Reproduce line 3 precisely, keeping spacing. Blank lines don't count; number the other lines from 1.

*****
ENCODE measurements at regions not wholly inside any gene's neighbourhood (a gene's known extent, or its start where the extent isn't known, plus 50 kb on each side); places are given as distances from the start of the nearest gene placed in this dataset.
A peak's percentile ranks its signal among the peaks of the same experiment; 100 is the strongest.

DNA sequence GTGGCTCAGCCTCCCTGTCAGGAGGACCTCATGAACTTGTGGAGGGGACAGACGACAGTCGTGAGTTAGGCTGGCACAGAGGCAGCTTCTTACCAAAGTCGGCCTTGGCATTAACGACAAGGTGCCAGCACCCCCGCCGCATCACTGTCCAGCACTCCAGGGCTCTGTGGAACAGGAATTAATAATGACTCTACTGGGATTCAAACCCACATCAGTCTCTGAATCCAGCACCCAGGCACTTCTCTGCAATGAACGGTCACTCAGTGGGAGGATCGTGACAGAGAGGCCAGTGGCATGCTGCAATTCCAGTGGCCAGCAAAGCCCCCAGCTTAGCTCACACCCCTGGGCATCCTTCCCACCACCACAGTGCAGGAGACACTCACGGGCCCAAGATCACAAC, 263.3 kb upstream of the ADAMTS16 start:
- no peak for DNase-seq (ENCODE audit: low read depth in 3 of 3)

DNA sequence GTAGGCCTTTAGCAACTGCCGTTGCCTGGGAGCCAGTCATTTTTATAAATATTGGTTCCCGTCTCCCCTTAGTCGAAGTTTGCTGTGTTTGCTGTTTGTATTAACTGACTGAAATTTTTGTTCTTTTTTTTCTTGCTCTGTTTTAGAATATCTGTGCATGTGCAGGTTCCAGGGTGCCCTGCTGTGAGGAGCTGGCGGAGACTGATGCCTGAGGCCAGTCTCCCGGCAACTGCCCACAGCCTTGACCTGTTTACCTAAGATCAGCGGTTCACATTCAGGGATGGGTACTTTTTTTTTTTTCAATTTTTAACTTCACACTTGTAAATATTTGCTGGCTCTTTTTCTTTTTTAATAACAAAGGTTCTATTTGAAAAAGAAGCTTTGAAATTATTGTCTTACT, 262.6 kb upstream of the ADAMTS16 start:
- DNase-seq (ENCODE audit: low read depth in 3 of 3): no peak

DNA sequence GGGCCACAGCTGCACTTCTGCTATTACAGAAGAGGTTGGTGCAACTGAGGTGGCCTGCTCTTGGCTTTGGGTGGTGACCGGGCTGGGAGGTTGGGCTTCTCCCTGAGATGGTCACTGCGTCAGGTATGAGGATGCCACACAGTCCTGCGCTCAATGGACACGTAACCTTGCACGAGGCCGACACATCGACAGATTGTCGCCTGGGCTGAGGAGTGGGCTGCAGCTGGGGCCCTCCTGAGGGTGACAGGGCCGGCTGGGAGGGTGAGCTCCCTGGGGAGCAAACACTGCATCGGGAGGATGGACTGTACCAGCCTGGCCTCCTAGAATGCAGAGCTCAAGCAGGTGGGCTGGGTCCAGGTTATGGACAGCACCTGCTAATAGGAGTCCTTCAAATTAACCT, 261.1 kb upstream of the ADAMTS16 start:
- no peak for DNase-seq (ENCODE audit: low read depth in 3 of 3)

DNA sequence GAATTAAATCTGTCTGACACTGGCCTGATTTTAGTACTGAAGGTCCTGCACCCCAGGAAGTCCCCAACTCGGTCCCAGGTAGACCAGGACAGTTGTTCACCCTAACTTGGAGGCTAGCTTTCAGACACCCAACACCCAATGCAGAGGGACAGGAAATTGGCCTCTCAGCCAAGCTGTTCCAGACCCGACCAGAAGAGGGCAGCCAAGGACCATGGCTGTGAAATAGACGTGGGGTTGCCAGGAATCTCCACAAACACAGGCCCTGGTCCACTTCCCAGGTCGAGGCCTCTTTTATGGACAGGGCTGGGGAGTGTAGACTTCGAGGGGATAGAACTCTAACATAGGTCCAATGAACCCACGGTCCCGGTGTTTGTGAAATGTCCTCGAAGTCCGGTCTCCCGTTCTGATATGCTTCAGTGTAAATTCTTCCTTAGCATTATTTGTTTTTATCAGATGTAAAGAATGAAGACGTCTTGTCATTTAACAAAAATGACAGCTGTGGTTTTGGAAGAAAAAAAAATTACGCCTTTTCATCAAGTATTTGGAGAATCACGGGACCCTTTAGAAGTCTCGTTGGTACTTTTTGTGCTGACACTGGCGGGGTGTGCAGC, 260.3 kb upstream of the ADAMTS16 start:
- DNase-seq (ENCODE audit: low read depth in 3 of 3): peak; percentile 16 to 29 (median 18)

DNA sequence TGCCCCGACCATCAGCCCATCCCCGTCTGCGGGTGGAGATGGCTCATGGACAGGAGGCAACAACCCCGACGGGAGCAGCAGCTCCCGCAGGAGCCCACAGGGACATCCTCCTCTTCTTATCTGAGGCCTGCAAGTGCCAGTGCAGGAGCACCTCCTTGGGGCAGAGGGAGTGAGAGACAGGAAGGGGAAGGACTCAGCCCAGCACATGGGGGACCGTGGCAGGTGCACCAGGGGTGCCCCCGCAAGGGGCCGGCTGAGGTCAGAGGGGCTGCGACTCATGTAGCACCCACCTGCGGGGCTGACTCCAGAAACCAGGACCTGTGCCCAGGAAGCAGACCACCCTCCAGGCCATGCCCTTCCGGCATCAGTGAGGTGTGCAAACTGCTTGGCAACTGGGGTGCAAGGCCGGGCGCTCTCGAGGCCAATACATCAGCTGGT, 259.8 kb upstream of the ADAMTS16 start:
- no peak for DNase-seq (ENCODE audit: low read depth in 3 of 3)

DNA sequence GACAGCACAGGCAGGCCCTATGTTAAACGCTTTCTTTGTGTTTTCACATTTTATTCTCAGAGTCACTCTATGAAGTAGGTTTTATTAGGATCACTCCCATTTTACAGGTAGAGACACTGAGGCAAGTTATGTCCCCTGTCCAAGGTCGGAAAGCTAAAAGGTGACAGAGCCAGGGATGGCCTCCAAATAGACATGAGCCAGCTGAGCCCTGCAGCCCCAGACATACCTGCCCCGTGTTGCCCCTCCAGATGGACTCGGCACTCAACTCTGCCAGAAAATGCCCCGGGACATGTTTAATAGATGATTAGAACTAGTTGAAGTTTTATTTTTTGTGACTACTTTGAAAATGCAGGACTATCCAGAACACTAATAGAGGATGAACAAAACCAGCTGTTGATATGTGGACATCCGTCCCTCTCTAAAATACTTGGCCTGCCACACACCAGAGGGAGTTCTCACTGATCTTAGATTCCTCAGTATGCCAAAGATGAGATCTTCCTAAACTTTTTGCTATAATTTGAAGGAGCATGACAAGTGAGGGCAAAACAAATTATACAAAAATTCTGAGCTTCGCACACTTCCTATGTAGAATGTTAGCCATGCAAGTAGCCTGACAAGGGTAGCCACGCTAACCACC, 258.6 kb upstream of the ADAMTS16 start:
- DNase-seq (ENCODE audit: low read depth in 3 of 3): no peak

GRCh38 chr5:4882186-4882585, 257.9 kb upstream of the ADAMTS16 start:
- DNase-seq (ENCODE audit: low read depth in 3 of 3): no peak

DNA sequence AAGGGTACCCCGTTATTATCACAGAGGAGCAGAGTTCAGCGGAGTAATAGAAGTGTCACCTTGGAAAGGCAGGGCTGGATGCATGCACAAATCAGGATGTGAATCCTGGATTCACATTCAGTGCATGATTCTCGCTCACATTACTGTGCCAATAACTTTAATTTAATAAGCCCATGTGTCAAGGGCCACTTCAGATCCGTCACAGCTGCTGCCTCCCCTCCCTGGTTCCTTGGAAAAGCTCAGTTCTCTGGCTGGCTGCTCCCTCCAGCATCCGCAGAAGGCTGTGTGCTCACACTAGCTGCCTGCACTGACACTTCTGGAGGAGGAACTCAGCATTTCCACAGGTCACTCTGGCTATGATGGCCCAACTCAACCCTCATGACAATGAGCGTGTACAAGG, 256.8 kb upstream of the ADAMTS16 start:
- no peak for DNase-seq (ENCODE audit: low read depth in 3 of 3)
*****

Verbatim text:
DNA sequence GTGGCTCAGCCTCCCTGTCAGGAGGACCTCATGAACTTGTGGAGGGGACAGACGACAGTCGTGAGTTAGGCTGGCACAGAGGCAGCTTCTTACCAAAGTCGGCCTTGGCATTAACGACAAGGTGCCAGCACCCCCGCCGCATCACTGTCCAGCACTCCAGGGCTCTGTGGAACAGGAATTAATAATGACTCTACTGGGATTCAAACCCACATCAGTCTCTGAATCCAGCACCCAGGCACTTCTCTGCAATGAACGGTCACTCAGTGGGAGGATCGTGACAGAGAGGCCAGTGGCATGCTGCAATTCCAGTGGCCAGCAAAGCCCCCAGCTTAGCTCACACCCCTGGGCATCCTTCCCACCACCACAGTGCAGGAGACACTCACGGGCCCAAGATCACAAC, 263.3 kb upstream of the ADAMTS16 start: